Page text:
The turn really needs to be signed better from earlier on.

Bryn Buck 25 October 2009

The Highways Agency has missed a golden opportunity to sort out the northbound approach with this junction - there is a major repair scheme to replace aging street lighting and surfacing but it only commences from where the A56 peels off towards Haslingden!

Maybe next time...

Bryn Buck 10 June 2010

Since my last grumble I can say that during the period of works I had the pleasure of being driven into not once, but twice by traffic ignoring the temporary speed limit and narrow lanes and hitting the back of the queue...

Of course, we can now eliminate this entry from Bad Junctions as the newly installed 50mph speed limit and "queues likely" signs on all approaches has made the capacity and lane cutting problems vanish overnight, especially now there are new shiny streetlights to make it easier to see the queue you've just driven into.

It has become so annoying to use this junction in the AM peak that many drivers are now rat-running through Haslingden on the A680 - the exact reason the bypass was built in the first place.

Sort it out someone.

David Unwin 4 December 2010

This is another of those half do the job then change your mind schemes, such as the southern end of the M53 in Cheshire.

The now A682 through Rawtenstall and Burnley was originally the A56 all the way from Bury to Colne and beyond in each direction.

During the 1960s it was intended to replace the entire then A56 between Bury and Brierfield, north of Burnley, by a new dual-carriageway route. The Edenfield by-pass was the first section to be built, which terminated temporary in the large roundabout just west of Rawtenstall town centre. The next stage, Bury to Ramsbottom, evolved into what is now the M66.

From Rawtenstall it was intended to by-pass Crawshaw Booth and then follow a new line to the junction of the Burnley by-pass (A646) and the then A56. A new route from there, passing to the east of Burnley town centre, to rejoin the original A56 south of Brierfield was planned to replace the steep hill down into Burnley from the A646 by-pass.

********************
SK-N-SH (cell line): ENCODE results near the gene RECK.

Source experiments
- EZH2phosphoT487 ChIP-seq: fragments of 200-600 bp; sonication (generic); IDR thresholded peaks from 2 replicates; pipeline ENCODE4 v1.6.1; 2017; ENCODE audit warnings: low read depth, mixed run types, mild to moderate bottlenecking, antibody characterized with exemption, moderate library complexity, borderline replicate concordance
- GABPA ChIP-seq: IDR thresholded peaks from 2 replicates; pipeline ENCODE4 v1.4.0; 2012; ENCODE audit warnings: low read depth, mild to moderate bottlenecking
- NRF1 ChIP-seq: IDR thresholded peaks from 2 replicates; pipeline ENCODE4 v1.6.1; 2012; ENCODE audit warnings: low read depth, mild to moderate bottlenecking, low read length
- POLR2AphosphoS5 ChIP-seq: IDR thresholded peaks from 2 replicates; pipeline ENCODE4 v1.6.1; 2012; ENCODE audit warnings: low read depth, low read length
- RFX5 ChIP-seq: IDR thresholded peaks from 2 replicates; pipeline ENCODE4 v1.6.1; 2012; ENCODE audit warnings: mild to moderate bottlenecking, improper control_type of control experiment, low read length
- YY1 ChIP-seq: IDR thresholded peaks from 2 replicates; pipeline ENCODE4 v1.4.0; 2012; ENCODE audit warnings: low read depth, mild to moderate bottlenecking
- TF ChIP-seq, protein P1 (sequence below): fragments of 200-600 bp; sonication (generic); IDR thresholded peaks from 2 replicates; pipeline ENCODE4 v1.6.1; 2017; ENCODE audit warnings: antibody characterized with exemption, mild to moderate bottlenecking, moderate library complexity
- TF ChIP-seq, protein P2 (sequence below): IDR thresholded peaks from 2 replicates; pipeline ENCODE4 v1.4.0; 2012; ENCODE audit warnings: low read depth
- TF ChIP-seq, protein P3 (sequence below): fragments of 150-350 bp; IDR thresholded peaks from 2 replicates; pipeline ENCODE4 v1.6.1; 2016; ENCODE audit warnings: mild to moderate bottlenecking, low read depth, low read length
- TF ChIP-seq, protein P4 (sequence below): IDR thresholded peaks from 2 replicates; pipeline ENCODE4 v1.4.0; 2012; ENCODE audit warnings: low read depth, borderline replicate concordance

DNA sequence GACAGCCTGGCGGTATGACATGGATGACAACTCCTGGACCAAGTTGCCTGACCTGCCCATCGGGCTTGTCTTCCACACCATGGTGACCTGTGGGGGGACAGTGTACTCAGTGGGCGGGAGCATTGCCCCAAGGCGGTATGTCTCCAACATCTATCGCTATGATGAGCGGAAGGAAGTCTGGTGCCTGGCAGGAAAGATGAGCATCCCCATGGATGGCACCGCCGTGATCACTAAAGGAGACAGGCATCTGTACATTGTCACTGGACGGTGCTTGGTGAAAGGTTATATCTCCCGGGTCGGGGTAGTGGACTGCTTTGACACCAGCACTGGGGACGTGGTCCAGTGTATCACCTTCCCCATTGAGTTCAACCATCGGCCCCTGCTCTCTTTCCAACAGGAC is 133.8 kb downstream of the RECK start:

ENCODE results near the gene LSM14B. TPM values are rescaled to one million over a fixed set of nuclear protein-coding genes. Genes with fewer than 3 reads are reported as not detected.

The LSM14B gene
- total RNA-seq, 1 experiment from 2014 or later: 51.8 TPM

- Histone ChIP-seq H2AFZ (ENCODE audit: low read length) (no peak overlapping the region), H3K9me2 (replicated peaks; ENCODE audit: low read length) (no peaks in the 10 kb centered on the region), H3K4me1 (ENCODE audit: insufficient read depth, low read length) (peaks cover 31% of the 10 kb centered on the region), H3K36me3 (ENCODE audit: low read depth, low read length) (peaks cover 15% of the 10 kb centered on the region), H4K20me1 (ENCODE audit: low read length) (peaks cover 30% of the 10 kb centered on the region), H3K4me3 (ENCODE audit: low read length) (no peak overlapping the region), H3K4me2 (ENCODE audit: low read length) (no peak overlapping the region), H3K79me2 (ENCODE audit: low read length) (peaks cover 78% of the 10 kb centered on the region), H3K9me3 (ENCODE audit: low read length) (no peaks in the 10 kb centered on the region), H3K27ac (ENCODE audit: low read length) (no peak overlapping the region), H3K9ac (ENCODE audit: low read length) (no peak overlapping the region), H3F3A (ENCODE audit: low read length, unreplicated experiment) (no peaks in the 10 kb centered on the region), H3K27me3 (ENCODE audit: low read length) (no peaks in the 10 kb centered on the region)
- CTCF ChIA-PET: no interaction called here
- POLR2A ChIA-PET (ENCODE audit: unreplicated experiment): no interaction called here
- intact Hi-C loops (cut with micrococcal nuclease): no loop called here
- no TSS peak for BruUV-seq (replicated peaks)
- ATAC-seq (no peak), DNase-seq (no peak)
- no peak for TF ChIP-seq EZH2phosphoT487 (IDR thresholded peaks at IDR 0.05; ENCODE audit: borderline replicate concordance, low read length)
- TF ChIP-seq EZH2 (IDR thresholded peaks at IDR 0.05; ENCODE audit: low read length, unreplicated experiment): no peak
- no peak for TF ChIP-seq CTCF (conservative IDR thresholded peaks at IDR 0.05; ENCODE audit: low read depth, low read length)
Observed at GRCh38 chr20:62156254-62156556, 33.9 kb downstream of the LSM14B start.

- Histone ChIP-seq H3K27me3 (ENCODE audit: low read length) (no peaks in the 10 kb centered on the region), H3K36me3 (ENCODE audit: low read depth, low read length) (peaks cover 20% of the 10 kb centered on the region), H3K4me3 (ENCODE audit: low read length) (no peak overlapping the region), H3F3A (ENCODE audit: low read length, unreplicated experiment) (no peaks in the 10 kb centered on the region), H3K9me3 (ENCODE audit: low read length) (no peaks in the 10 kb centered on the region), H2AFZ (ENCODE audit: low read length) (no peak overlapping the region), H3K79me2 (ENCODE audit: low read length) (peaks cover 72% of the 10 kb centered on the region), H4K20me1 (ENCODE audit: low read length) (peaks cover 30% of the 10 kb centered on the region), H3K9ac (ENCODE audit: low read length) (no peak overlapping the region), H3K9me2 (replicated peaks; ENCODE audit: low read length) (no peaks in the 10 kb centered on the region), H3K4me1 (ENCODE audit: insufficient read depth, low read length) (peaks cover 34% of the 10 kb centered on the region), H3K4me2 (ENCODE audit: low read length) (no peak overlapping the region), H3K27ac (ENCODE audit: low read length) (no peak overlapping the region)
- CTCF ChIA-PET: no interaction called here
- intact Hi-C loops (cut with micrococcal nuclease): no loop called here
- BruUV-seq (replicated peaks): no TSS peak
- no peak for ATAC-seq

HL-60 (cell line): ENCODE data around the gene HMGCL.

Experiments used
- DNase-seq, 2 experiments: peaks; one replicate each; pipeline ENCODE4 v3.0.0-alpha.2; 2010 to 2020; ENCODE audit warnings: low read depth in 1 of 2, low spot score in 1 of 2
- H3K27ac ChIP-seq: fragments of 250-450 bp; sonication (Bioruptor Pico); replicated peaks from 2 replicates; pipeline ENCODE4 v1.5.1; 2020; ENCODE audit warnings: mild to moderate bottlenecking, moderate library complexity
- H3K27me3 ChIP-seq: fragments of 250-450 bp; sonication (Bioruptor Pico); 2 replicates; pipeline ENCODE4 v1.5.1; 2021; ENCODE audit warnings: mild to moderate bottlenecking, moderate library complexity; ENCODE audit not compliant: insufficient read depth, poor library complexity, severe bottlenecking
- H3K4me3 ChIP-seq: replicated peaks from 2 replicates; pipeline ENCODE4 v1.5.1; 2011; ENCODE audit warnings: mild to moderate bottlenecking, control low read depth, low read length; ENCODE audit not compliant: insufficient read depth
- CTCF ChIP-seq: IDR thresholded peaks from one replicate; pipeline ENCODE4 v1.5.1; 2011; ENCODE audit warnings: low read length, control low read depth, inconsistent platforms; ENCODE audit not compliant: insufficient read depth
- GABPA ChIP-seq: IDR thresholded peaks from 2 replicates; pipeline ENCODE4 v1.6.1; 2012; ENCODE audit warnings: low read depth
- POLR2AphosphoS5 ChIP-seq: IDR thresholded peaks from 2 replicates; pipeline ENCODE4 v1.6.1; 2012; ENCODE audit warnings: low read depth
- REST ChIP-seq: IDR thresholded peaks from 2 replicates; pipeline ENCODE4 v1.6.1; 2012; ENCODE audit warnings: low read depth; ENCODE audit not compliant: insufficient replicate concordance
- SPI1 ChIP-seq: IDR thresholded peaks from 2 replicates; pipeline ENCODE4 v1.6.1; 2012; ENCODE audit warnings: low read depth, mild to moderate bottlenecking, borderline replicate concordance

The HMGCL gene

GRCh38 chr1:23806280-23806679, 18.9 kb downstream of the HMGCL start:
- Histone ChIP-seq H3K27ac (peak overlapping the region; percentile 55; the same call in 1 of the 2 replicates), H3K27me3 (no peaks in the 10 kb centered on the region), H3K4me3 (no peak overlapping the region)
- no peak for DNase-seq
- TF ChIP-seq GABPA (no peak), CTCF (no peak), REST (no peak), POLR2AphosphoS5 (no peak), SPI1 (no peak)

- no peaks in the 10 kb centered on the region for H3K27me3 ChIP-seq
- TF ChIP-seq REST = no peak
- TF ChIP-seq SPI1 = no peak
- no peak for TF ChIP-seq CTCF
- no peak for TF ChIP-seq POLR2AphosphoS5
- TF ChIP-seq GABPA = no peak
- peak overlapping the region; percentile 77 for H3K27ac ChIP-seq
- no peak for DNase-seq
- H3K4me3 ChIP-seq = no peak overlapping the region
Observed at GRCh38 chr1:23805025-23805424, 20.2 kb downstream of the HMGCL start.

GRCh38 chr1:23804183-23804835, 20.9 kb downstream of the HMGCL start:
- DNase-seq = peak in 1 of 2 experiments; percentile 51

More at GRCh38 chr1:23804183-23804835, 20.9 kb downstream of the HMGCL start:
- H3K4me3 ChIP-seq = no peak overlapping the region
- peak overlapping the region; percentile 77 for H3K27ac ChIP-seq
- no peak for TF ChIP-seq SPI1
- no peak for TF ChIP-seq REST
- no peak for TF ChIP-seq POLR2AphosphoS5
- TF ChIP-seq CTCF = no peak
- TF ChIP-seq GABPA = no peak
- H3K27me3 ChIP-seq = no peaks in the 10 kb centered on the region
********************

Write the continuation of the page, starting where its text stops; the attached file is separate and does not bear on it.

However, with the coming of the M65 and later the A680 bypass of Accrington, the plans for a replacement A56 north of Rawtenstall were abandonned, a by-pass of Haslingden, from the end of the local spur from the A56 to the start of the Accrington by-pass, filled the gap in the through route. Unfortunately that resulted in the planned through route into Rawtenstall becoming a local spur and a local spur to Haslingden becoming the through route, with their junction being laid out back to front!

Kaito 13 December 2010

I travel through here every night returning to the Rossendale Valley. I am continually baulked by drivers trying to cut in to left lane at the last possible second. Although good, legal fun can be had by staying in left lane and continuing to Rawtenstall and trapping a late cutter on the A682, requiring a 6 mile detour!

The option suggested of making the "straight on" A682 a "right turn" is the perfect answer. But making a right turn off a dual carriageway must be too radical a move for the Highways Agency. Similar things work perfectly well in the USA - though I did fall victim to it once!!

Scott Spencer 16 January 2011

To be quite honest and simple, the easiest and admittedly not the cheapeast option would be to extend the M66 to meet the M65 but that will never happen... such a shame really!

Bryn Buck 18 January 2011

The 50mph speed limit has been in place for a year now and still hasn't changed anything and if it wasn't for some nice people in Whitehall ruining the lives of speed camera operators everywhere I think we could have seen yellow vultures here next before anyone actually attacked the layout and made it better...

I think it's time the HA remarked the northbound exit so that lane 1 was dedicated off, and lane 2 splits. With the reduced speed limit, reduced standards can be employed.

Fun fact: the "Traffic Island: Stay In Lane" sign on the southbound carriageway was demolished in a collision. Good to see that high friction surfacing worked then.

I'm sorry everyone, I hate this junction so much it brings out my internal Jeremy Clarkson. I want to smash it with a hammer.